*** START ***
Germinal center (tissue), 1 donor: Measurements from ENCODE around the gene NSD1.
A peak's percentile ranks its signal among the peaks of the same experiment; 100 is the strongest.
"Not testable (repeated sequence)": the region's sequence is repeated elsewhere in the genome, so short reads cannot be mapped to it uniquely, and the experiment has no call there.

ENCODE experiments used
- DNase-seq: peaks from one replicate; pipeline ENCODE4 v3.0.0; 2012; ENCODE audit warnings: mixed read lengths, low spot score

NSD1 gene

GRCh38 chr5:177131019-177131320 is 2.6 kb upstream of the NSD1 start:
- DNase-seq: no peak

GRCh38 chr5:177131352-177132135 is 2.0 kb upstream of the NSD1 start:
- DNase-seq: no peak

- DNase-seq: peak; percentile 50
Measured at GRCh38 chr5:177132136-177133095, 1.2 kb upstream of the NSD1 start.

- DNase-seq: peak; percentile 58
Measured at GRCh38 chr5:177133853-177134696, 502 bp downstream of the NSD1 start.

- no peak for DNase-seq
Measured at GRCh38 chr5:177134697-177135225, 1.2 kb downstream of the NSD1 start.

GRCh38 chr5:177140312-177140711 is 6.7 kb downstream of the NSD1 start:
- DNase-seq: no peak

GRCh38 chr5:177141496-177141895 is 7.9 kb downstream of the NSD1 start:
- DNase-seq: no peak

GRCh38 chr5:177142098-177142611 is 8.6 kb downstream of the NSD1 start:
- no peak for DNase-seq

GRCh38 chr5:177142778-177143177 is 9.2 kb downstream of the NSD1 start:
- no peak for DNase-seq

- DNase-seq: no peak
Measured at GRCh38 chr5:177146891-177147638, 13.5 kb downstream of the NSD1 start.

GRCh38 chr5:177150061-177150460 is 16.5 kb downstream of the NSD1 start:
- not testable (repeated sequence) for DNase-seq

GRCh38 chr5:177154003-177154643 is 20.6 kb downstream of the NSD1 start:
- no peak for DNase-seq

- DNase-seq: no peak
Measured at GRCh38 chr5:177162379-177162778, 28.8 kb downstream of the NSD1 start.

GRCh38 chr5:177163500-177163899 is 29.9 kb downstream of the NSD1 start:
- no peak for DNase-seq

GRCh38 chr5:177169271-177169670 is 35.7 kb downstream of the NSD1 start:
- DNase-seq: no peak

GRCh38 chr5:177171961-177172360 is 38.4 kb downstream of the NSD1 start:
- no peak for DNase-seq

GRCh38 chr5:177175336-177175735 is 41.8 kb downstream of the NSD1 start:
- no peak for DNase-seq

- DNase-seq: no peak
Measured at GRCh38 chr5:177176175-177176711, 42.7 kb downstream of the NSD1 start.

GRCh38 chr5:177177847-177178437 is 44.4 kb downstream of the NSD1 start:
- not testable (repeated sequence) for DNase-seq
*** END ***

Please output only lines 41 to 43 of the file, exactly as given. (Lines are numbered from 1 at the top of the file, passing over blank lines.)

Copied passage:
- DNase-seq: no peak
Measured at GRCh38 chr5:177176175-177176711, 42.7 kb downstream of the NSD1 start.

GRCh38 chr5:177177847-177178437 is 44.4 kb downstream of the NSD1 start: